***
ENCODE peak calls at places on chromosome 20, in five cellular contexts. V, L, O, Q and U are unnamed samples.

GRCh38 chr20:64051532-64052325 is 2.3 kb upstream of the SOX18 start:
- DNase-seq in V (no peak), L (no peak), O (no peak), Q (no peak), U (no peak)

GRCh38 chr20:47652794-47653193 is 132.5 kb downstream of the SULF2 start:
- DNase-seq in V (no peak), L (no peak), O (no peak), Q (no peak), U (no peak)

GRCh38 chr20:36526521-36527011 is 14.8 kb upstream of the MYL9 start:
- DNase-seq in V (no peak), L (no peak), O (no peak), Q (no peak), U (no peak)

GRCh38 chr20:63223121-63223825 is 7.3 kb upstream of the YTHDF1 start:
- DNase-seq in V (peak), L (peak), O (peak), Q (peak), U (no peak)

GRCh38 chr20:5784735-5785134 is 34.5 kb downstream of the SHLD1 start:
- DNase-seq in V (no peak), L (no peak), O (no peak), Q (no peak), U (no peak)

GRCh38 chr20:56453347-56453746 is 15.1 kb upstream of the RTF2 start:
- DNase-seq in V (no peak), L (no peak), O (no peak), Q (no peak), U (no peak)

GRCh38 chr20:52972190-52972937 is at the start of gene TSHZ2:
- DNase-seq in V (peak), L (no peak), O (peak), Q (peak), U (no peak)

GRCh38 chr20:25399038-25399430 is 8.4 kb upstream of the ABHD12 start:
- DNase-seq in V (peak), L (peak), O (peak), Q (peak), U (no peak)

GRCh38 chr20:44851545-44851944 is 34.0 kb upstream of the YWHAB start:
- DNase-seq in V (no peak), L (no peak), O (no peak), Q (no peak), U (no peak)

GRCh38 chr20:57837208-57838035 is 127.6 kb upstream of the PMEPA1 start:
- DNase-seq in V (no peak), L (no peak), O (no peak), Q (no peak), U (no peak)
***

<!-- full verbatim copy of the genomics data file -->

ENCODE peak calls at places on chromosome 20, in five cellular contexts. V, L, O, Q and U are unnamed samples.

GRCh38 chr20:64051532-64052325 is 2.3 kb upstream of the SOX18 start:
- DNase-seq in V (no peak), L (no peak), O (no peak), Q (no peak), U (no peak)

GRCh38 chr20:47652794-47653193 is 132.5 kb downstream of the SULF2 start:
- DNase-seq in V (no peak), L (no peak), O (no peak), Q (no peak), U (no peak)

GRCh38 chr20:36526521-36527011 is 14.8 kb upstream of the MYL9 start:
- DNase-seq in V (no peak), L (no peak), O (no peak), Q (no peak), U (no peak)

GRCh38 chr20:63223121-63223825 is 7.3 kb upstream of the YTHDF1 start:
- DNase-seq in V (peak), L (peak), O (peak), Q (peak), U (no peak)

GRCh38 chr20:5784735-5785134 is 34.5 kb downstream of the SHLD1 start:
- DNase-seq in V (no peak), L (no peak), O (no peak), Q (no peak), U (no peak)

GRCh38 chr20:56453347-56453746 is 15.1 kb upstream of the RTF2 start:
- DNase-seq in V (no peak), L (no peak), O (no peak), Q (no peak), U (no peak)

GRCh38 chr20:52972190-52972937 is at the start of gene TSHZ2:
- DNase-seq in V (peak), L (no peak), O (peak), Q (peak), U (no peak)

GRCh38 chr20:25399038-25399430 is 8.4 kb upstream of the ABHD12 start:
- DNase-seq in V (peak), L (peak), O (peak), Q (peak), U (no peak)

GRCh38 chr20:44851545-44851944 is 34.0 kb upstream of the YWHAB start:
- DNase-seq in V (no peak), L (no peak), O (no peak), Q (no peak), U (no peak)

GRCh38 chr20:57837208-57838035 is 127.6 kb upstream of the PMEPA1 start:
- DNase-seq in V (no peak), L (no peak), O (no peak), Q (no peak), U (no peak)